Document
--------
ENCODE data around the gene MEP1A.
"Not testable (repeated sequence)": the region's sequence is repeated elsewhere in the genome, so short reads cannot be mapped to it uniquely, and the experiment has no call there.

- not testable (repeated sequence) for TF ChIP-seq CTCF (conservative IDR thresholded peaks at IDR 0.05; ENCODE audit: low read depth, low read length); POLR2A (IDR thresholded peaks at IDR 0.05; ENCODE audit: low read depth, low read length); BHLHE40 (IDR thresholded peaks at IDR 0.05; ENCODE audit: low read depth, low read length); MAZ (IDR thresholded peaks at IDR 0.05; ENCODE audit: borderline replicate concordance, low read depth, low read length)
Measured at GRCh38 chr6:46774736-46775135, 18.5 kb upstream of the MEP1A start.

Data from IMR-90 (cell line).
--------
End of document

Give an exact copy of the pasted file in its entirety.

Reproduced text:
ENCODE data around the gene MEP1A.
"Not testable (repeated sequence)": the region's sequence is repeated elsewhere in the genome, so short reads cannot be mapped to it uniquely, and the experiment has no call there.

- not testable (repeated sequence) for TF ChIP-seq CTCF (conservative IDR thresholded peaks at IDR 0.05; ENCODE audit: low read depth, low read length); POLR2A (IDR thresholded peaks at IDR 0.05; ENCODE audit: low read depth, low read length); BHLHE40 (IDR thresholded peaks at IDR 0.05; ENCODE audit: low read depth, low read length); MAZ (IDR thresholded peaks at IDR 0.05; ENCODE audit: borderline replicate concordance, low read depth, low read length)
Measured at GRCh38 chr6:46774736-46775135, 18.5 kb upstream of the MEP1A start.

Data from IMR-90 (cell line).